Two lines doesn't necessarily make the brakes easier to bleed, but it eliminates the crossover, which can possibly get bubbles caught. The 05+ however has a T-joint instead of the old crossover line so bubbles should be less of an issue except at the master cylinder, which has no bleed nipple in stock form. If you get a banjo bolt with a bleeder built in, or a master cylinder with a bleed nipple on it, you'll come close to completely eliminating the mushyness problem. I had my GSXR MC on with the stock calipers on my 03, but still had issues with mushiness coming back over time. This leads me to believe it was a problem with the calipers allowing air into the system somewhere (piston seals or bleeders probably).

Now that I've done a complete 05 GSXR swap, the brakes are spot-on and no mush has appeared even after letting my bike sit in the garage for two full weeks while on honeymoon. Normally, I'd come home even after a weekend and be able to pull my lever to the grip.
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I am looking at two ways of routing lines. The first is using custom braided lines similar to the stock routing. The second is using adapters to keep the stock lines - if possible. A bleed nipple at the top is a must.

The biggest issue has been getting a GSXR MC at a reasonable price. I found and won the bidding on a low mileage complete system with calipers, lines, MC/lever, and reservoir. It cost me the same as a seperate MC/lever assembly.

I assume I need to order a set of brake pads for the GSXR to fit these calipers. Is this correct?

E-bay seller has two sets or EBC HH pads for both front calipers for $45 USD total. I'll be ordering today.
What about using other model year GSXR brakes? I'm fond of the gold color, so I was planning on using calipers off of a 03-04 gixxer. Is there a significant difference in calipers?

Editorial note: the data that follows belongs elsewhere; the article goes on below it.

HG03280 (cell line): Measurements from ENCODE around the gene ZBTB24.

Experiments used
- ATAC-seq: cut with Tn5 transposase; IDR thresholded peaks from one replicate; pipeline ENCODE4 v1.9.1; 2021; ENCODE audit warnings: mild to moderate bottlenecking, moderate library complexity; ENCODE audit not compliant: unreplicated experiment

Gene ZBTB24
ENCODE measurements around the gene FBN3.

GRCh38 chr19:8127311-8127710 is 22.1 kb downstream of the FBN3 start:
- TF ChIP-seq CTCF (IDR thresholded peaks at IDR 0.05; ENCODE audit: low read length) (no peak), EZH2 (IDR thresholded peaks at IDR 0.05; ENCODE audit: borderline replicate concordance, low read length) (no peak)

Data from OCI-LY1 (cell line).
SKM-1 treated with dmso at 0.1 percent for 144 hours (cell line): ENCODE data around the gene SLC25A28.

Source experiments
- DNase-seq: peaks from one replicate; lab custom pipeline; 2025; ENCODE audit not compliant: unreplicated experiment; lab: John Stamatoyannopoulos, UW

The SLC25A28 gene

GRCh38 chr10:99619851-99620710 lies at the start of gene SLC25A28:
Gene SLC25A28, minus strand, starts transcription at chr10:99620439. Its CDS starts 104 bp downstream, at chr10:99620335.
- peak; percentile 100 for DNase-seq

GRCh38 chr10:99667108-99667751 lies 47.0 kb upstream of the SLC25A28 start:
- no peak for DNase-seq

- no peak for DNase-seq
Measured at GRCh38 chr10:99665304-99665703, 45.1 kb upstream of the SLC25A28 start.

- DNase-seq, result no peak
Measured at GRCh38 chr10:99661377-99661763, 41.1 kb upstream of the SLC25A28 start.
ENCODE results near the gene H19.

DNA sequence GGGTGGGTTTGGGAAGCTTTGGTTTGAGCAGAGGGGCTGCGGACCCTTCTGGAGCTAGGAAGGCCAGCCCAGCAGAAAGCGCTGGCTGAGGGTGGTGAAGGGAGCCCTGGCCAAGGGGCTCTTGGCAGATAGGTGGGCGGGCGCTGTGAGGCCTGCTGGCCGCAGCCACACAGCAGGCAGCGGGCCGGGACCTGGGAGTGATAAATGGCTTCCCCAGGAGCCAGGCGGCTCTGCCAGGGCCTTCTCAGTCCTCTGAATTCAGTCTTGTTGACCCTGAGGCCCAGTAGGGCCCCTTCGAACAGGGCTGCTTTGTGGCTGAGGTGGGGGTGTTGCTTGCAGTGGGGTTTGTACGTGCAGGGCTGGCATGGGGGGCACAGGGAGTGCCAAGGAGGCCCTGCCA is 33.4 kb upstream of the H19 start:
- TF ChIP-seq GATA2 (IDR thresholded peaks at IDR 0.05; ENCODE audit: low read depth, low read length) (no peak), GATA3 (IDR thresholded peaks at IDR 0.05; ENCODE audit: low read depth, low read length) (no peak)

And how much performance would I be losing by using said bike's master cylinder? I think it is a 5/8" non-radial, as opposed to the 3/4" radial from the 05's.
The later GSXR's (600/750/1000) use a 19mm - 3/4 in MC. I think the earlier models used a 16mm unit.

I know the Tokicos from 03-07 are the same part, and were supposedly used on the Katanas as well - but I am not positive yet. Other years may use the same calipers - I'm no GSXR expert.

Changing color is easy. The local autoparts stores have a miriad of colors for high temp caliper paint.

I should have an extra set of calipers (gold) later this week. If anyone wants them at a very fair price, e-mail me ( h2o_drag at ).
I've been doing some research into brake fluids for the upgraded brakes. After searching out many specs for fluids, I found where someone had put it all in one place.

Cut and paste this into your browser address window: Fluid Comparison.htm

Very good info. And like I had suspected, Castrol SRF looks to be a hands down winner. I've been using this stuff in a couple of other vehicles with good results, and will soon be running it in the Triple.